Securities and Exchange Commission Chairman William H. Donaldson announced that he would step down at the end of the month.
Donaldson, a former investment banker who was appointed by President Bush in 2003 to replace Harvey Pitt, is the commission's 27th chairman.
"I have been honored to serve as chairman," Donaldson said in a statement. "Although there will always be more work to be done to preserve and enhance the integrity and strength of our nation's corporations and markets, I believe the time has come for me to step down and return to the private sector and my family."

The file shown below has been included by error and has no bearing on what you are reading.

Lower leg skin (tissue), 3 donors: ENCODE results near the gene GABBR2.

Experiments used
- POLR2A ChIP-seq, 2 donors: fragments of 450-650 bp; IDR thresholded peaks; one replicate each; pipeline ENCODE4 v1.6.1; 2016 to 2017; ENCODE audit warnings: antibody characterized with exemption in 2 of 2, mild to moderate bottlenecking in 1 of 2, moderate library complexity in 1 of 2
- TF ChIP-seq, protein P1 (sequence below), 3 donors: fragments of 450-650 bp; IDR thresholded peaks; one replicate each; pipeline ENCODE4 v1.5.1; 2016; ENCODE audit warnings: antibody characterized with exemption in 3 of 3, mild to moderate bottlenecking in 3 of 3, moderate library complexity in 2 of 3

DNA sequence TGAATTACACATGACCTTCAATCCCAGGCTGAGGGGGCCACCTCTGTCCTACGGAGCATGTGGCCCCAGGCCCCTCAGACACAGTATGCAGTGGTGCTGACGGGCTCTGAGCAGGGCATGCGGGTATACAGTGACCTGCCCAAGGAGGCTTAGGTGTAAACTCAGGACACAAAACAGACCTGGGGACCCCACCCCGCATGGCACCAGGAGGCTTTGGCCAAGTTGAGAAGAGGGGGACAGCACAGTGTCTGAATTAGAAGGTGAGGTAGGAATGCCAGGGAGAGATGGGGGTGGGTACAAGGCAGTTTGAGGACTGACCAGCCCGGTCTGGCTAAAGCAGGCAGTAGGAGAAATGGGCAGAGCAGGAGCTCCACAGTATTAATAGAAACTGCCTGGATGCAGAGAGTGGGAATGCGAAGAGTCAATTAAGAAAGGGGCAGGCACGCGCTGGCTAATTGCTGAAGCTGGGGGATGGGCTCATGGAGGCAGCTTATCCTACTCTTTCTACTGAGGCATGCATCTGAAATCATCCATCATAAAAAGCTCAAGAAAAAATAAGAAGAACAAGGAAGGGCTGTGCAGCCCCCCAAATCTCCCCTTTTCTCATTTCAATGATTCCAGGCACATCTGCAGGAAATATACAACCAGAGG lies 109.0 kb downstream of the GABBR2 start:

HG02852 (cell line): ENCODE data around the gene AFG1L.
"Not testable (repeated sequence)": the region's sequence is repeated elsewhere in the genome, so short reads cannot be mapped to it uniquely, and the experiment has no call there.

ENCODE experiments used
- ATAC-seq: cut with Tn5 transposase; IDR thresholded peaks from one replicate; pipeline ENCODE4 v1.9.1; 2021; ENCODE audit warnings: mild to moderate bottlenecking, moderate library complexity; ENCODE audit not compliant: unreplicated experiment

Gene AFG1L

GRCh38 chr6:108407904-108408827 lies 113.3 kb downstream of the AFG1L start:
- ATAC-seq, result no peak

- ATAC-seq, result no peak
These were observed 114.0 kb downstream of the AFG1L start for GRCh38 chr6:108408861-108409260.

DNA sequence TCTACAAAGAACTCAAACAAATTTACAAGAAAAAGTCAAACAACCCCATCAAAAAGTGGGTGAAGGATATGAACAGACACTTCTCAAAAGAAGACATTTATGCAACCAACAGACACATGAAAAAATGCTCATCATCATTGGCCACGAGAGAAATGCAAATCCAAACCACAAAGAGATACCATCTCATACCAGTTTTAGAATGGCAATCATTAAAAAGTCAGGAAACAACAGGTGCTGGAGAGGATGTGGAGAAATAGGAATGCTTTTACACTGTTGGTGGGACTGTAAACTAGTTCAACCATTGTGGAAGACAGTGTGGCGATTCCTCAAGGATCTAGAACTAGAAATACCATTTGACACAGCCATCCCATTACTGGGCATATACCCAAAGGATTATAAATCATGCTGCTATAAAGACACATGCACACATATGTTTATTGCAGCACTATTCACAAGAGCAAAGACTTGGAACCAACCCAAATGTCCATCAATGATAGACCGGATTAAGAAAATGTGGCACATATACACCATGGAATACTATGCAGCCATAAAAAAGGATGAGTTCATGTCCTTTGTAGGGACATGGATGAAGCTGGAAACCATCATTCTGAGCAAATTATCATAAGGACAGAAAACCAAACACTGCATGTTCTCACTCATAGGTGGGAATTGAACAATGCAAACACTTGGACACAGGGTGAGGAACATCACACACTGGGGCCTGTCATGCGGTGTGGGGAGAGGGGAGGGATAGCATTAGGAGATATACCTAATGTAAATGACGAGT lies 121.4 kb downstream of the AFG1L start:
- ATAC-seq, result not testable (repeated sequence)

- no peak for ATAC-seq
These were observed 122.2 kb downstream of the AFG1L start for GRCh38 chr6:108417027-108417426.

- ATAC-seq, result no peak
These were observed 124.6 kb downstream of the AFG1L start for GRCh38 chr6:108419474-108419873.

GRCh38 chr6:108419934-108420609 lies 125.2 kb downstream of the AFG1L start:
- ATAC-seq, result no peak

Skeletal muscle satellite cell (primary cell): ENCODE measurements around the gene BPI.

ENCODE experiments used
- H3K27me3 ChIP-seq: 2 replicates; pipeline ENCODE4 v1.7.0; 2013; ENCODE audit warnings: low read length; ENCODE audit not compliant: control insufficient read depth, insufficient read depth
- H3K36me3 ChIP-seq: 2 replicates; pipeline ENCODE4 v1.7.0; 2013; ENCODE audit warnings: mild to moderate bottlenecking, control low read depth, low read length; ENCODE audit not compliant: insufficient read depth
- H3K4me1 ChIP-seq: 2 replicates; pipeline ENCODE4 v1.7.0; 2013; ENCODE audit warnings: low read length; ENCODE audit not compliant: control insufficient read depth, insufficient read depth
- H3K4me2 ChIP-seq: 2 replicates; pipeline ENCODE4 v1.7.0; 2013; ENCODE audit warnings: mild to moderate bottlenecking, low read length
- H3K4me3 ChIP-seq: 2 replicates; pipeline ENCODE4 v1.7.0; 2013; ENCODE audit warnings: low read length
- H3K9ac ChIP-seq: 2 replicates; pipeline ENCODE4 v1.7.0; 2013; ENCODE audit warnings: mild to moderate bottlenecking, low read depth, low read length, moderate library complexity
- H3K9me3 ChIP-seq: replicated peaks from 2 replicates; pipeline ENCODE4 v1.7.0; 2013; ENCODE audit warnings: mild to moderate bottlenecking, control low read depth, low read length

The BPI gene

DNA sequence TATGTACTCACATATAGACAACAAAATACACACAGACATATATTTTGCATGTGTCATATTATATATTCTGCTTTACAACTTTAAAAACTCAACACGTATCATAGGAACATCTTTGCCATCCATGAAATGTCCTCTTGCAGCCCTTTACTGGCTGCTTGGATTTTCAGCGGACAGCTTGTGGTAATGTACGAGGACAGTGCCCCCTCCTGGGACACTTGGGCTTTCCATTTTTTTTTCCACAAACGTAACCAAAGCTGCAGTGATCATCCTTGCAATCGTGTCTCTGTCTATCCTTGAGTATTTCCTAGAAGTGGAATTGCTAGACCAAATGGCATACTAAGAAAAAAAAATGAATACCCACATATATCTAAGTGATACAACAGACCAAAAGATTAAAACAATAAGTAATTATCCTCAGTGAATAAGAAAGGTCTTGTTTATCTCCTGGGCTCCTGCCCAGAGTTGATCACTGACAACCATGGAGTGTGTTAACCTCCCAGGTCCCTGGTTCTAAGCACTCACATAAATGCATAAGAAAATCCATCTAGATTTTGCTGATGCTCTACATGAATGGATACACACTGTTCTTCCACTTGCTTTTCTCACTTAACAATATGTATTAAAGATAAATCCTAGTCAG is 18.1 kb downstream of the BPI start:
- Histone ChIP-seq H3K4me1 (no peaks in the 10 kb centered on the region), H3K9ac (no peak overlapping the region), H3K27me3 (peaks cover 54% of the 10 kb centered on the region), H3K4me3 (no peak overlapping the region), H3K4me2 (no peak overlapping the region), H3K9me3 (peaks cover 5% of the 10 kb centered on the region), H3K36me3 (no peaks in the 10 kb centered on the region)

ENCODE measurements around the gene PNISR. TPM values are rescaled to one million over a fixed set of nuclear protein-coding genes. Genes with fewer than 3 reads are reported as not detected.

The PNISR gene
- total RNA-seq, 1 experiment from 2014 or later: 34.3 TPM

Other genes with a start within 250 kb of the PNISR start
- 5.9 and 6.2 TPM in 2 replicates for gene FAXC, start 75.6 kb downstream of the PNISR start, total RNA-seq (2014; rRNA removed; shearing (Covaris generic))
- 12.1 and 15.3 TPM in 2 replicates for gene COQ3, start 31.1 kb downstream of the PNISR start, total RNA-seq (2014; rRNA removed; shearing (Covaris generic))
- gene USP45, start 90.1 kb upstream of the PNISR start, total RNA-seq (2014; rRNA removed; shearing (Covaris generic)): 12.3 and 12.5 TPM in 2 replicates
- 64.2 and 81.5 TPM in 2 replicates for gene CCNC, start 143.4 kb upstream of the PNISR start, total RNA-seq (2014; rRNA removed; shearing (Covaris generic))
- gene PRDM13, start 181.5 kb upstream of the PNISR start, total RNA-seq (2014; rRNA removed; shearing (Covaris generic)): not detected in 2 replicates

Commenting on his tenure, which came amid a spate of scandals that shook investors and rocked corporate America, Donaldson said, "It may well be remembered as the most consequential and productive period in the commission's history since its founding in 1934."
As soon as he took the helm of the agency in February of 2003, Donaldson was charged with the task of implementing the landmark Sarbanes-Oxley Act and with overseeing the selection of the chairman of the then-newly created Public Company Accounting Oversight Board.
Donaldson, who helped found Donaldson, Lufkin & Jenrette, also served as chairman of the New York Stock Exchange, was chief executive of Aetna and was a founder of Yale University's Graduate School of Management.
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